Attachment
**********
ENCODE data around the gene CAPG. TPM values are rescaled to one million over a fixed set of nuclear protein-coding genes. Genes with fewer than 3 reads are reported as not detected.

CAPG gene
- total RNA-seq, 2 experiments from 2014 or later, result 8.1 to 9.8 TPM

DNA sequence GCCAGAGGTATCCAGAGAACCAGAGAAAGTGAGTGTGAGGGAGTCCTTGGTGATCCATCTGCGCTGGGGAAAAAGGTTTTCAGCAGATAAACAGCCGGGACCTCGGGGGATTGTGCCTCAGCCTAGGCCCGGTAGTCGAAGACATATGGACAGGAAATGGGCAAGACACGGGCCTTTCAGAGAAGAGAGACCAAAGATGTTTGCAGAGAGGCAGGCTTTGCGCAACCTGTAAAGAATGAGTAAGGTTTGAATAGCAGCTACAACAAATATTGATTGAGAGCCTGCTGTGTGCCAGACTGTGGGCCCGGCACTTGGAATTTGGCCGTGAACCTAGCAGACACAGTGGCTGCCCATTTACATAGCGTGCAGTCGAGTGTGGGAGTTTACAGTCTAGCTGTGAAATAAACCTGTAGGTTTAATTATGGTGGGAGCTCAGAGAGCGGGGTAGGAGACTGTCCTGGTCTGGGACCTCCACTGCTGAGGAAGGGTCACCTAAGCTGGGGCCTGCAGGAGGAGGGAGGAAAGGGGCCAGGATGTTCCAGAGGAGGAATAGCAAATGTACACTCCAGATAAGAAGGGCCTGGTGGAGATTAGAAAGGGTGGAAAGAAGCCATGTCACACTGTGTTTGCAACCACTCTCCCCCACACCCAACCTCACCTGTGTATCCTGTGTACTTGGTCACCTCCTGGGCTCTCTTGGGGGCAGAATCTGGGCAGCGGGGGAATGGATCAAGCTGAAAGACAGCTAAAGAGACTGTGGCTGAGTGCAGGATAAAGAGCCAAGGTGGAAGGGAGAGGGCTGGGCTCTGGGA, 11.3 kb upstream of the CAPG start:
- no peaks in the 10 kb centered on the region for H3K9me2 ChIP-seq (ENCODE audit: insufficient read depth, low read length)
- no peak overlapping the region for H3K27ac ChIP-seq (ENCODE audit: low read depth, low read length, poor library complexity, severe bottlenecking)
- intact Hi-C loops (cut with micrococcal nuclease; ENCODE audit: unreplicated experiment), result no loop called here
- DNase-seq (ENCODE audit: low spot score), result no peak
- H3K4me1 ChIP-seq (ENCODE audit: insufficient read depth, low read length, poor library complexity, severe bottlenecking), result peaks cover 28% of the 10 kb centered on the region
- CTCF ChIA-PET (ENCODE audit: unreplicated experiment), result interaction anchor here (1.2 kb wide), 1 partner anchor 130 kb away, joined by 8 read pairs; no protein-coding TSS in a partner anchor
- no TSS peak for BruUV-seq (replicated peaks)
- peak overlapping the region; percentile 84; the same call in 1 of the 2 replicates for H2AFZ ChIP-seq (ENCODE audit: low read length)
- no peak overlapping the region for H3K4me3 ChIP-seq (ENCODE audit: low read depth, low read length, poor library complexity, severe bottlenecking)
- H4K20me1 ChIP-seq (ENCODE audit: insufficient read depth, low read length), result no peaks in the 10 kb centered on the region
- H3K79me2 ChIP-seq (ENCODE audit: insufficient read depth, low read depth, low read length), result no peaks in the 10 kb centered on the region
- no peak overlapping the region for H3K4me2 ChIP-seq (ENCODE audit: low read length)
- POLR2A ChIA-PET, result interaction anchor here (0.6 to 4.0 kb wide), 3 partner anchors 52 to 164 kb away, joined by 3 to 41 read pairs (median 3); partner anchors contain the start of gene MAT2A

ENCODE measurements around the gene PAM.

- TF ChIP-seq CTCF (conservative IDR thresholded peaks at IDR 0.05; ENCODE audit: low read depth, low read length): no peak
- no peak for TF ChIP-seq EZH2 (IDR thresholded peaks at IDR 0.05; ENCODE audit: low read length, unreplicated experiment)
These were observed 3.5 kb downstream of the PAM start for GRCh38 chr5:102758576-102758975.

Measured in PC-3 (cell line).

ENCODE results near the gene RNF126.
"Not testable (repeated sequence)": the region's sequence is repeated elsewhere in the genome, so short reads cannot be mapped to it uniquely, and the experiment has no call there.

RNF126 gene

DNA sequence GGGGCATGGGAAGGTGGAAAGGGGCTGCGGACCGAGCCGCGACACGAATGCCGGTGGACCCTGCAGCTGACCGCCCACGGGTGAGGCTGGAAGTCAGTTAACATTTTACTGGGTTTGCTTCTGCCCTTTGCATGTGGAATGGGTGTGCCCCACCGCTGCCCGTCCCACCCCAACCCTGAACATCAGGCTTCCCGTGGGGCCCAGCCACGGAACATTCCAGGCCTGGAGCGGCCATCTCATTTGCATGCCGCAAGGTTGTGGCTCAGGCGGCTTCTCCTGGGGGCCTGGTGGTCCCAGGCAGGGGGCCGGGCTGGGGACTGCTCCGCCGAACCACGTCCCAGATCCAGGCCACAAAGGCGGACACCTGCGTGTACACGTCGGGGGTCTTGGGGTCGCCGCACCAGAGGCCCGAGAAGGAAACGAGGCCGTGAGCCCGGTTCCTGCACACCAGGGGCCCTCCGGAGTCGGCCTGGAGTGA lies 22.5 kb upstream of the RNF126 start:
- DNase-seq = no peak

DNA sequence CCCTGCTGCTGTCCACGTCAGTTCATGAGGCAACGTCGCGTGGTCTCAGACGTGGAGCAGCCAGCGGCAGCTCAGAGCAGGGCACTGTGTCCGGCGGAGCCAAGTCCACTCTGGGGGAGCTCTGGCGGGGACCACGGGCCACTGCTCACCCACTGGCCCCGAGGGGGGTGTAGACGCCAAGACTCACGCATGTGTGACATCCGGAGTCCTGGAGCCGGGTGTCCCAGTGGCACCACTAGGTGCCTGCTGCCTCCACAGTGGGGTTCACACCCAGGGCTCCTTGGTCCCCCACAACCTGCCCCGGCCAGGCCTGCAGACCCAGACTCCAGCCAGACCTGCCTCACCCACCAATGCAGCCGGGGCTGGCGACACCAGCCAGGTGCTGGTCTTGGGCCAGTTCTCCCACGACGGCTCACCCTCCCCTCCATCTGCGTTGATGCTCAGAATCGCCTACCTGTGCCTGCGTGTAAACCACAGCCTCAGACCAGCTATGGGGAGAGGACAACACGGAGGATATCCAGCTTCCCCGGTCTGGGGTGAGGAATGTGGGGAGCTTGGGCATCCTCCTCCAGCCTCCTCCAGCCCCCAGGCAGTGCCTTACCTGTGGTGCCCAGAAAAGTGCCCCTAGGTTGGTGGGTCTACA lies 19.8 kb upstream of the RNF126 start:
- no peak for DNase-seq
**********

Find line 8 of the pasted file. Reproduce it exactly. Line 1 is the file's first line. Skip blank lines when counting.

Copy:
- DNase-seq (ENCODE audit: low spot score), result no peak